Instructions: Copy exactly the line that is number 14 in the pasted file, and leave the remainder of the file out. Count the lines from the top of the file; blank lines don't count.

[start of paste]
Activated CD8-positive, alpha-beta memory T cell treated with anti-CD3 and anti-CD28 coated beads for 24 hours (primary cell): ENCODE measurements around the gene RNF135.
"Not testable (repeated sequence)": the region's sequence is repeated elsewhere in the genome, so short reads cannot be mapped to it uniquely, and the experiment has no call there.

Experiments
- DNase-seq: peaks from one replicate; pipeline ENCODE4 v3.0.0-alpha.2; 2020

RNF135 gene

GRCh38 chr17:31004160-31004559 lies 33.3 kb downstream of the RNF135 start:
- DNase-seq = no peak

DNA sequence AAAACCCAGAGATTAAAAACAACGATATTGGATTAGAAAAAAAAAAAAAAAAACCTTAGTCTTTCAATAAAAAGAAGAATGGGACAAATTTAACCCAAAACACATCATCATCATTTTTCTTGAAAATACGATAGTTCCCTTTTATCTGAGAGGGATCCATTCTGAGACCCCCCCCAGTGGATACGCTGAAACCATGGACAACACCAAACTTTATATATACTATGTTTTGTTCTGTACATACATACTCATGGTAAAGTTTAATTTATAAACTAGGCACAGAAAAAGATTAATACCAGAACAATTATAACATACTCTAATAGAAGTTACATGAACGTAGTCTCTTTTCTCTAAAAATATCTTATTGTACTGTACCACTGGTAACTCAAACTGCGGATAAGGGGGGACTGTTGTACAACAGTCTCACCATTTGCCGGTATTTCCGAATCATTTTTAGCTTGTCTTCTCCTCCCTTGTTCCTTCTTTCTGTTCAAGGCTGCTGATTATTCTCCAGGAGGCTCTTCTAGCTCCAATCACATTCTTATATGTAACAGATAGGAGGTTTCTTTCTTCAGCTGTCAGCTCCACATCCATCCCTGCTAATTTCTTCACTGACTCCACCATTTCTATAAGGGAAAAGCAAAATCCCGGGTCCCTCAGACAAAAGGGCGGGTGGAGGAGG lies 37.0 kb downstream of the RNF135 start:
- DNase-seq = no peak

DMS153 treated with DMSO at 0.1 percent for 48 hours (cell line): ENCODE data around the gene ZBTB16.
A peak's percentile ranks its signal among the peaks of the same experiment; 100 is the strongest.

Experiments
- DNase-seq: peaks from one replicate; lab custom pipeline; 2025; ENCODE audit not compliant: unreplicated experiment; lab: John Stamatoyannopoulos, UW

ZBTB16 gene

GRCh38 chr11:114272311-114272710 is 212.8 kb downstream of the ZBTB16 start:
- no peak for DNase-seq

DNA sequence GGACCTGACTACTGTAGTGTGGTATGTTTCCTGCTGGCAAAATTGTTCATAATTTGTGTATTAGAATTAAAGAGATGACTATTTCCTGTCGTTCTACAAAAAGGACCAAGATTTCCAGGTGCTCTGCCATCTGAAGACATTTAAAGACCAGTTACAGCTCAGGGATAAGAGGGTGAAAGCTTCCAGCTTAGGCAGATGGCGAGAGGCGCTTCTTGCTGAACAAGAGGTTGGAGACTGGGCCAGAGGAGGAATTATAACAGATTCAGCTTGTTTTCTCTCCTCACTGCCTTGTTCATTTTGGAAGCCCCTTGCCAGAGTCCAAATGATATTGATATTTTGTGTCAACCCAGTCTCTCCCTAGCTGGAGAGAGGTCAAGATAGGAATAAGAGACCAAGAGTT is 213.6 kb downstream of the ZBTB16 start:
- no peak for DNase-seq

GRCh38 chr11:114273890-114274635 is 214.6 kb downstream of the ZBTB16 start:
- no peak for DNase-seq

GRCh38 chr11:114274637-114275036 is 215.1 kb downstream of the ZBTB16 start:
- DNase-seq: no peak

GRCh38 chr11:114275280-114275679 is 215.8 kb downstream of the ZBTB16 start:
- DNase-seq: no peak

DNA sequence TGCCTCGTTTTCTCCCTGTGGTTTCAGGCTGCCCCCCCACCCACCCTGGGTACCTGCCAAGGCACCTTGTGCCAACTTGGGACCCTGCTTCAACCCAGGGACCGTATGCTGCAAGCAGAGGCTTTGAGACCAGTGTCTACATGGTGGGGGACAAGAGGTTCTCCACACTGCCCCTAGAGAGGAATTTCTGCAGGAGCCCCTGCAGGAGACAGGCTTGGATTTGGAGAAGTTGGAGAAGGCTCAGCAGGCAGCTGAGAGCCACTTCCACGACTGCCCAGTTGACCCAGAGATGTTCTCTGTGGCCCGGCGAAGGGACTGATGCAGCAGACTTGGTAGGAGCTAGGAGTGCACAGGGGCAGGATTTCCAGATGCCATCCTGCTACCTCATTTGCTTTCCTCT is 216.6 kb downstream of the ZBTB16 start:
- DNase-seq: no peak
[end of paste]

ZBTB16 gene